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Buying a shipping container home

How you can finance your home depends on your down payment and the lender you choose.

Due to their low cost and fast build time, shipping container homes are growing in popularity. But finding a lender to finance a container home can get a little complicated – after all, they’re not your typical real estate. Lenders are often unwilling to finance unconventional homes due to lack of foundations or the possibility that it doesn’t meet local or regional standards. If you can find a lender willing to work with you, they will usually require a 20% down payment and you’ll typically need to own the land – as well as meet local dwelling standards.

What is a shipping container home?

A shipping container home is a type of modular or prefabricated (prefab) home that is manufactured off-site in a factory environment.

The modular unit is comprised of shipping containers that have been refitted for use as a home. The unit is then transported to the property location, where it’s either assembled by tradespeople or by the property owner.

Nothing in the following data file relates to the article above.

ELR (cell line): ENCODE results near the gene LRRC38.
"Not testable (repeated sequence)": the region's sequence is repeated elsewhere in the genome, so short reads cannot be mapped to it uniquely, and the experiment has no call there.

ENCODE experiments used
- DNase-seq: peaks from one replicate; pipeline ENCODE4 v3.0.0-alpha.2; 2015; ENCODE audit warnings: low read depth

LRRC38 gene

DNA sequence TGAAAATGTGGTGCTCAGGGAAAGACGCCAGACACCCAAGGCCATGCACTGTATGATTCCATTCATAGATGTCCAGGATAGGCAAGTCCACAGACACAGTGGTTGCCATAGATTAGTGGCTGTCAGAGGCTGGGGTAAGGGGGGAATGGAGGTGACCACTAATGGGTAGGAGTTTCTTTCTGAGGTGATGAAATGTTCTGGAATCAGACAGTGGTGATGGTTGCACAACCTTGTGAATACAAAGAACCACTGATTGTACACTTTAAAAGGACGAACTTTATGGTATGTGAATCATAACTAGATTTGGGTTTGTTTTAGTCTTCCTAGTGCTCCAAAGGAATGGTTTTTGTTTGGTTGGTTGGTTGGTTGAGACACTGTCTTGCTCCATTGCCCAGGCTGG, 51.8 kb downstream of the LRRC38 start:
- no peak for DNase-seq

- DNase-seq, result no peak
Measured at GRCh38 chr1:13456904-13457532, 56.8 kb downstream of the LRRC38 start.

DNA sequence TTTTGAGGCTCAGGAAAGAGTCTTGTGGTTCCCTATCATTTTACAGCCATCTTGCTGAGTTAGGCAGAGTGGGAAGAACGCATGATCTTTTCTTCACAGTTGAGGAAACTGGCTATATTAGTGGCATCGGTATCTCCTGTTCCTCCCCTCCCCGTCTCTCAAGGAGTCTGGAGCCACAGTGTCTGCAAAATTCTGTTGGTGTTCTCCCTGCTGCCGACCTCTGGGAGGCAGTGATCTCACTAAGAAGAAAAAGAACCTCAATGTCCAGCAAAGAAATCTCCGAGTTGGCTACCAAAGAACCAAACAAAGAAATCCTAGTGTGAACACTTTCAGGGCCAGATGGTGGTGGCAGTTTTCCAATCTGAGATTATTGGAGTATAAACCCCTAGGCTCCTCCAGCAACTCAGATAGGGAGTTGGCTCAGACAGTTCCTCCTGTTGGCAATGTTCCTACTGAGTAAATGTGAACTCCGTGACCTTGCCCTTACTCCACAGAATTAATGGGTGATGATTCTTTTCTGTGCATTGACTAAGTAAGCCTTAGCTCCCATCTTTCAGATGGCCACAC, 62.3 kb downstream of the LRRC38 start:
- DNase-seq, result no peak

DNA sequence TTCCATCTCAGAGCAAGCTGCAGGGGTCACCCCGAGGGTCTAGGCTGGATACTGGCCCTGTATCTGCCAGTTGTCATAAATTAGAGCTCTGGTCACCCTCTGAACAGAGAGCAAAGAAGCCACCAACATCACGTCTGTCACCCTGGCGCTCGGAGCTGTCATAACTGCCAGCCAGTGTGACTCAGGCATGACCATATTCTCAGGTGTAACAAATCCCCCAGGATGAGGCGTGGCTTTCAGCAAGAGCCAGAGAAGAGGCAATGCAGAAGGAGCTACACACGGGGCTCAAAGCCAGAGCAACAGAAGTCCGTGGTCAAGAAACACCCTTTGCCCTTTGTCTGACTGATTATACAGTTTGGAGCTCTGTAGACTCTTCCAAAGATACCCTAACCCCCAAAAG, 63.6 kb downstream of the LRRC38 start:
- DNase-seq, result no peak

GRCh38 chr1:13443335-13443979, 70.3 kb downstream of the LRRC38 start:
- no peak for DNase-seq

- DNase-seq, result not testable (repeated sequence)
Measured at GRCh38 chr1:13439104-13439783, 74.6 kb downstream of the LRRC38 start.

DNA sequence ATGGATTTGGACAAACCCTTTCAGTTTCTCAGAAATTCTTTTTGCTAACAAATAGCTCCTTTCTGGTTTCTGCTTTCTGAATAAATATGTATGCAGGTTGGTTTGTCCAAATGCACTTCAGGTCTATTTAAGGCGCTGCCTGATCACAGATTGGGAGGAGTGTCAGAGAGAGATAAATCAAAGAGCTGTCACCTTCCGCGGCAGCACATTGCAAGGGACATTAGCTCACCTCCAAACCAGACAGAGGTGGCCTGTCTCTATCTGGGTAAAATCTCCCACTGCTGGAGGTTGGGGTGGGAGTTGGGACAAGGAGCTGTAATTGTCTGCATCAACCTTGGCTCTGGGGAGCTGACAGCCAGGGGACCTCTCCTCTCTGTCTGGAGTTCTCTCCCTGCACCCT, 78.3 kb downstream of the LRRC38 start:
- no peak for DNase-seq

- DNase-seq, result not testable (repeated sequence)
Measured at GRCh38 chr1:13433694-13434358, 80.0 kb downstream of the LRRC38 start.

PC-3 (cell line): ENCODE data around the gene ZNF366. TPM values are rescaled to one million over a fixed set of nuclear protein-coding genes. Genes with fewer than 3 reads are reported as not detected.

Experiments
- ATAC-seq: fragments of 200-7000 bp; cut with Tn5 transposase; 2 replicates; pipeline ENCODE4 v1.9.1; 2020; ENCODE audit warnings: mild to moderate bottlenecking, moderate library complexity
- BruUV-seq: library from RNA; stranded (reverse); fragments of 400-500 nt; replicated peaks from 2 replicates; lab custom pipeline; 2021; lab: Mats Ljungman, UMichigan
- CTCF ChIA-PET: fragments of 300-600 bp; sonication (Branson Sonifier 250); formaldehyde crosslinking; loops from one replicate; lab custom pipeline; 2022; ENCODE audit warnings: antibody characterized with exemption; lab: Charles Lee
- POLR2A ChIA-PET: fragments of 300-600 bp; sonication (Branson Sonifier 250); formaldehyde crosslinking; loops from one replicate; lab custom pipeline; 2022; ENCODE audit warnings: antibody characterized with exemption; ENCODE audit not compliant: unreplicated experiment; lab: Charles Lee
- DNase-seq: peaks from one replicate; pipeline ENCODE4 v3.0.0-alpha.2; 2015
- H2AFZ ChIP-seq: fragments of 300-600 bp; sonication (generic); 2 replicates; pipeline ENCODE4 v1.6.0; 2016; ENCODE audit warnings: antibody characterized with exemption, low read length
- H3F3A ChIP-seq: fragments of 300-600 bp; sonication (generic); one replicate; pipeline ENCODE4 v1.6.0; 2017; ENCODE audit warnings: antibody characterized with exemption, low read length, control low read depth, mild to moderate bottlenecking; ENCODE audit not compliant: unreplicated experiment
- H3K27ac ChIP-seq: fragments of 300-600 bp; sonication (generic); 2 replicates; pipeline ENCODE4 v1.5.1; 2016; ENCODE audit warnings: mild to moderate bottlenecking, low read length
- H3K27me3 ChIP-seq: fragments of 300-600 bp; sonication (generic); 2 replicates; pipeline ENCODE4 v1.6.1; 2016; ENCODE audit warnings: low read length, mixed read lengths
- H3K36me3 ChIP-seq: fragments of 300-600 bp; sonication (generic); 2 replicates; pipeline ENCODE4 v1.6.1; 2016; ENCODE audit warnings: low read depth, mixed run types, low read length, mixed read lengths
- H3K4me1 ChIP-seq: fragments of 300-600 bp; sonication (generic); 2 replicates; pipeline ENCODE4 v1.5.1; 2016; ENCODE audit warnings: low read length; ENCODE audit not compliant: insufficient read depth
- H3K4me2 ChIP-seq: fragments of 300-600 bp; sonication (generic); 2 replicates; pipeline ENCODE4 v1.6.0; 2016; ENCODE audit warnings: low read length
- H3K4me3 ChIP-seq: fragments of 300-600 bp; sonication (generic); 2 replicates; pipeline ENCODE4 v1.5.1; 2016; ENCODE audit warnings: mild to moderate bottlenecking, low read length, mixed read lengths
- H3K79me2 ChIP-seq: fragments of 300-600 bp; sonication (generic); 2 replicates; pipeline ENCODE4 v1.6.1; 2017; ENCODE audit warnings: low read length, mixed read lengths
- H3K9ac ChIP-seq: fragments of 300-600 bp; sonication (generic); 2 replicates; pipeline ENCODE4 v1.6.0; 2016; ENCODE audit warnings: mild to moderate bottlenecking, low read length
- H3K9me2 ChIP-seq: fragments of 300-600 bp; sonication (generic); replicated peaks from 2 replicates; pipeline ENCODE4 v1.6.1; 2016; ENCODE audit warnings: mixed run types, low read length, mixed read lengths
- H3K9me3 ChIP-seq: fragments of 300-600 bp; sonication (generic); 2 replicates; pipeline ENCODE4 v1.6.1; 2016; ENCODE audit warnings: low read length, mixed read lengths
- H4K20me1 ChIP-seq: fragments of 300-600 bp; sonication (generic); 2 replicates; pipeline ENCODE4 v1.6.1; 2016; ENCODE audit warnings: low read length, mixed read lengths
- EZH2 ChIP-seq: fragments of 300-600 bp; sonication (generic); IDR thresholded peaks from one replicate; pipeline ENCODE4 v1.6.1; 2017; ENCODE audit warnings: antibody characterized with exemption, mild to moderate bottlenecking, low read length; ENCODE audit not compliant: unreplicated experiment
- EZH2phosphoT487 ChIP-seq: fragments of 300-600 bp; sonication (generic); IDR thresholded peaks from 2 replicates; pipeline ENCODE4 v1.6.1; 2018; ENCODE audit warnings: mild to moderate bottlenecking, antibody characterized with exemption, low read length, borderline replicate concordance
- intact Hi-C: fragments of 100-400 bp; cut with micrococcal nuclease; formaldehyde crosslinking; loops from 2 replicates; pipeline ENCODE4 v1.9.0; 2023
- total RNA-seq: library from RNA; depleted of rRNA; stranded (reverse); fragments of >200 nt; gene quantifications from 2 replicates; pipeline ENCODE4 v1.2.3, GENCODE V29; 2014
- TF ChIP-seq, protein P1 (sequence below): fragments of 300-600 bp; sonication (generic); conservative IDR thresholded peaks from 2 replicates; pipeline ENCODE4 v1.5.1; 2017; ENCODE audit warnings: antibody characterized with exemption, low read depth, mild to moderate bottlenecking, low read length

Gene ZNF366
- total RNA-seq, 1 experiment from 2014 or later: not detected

Shipping container homes can be customized to fit specific size and design requirements, and you can attach several containers together to make a larger home.

Are shipping container homes safe?

Most new shipping container homes can weather almost any storm because they’re made of steel — which means they’re more stable than some houses.

But used shipping containers can be riskier. If the container was exposed to chemical spills, the structural integrity can be weakened. Plus, containers built for shipping goods often use industrial paints and are sprayed with insecticides, which can be a health hazard.

Pros and cons of shipping container homes

Pros

  • Construction time. A container home has a relatively short construction time and can be assembled within a matter of months. The automated construction of prefab homes provides you with greater certainty as the construction process isn’t subject to delays by weather conditions.
  • Personal design. You can customize the size and design to suit your location and lifestyle needs.
  • Lower ongoing costs. Generally, a container home will require less maintenance as it will be resistant to extreme weather conditions and structural defects.
  • Carbon friendly. The automated production process and the structurally sound materials used to build a container home have a lesser impact on the environment, which can help minimize waste. For instance, most container homes are fully insulated with double-glazed windows which can help you lower your utility bills.

Cons

  • Transportation cost. Depending on the location and whether or not there is easy access, transporting the container home to the property site can be expensive. Depending on the nature of the job, the unit may need to be transported by a hydraulic lift, which can be costly.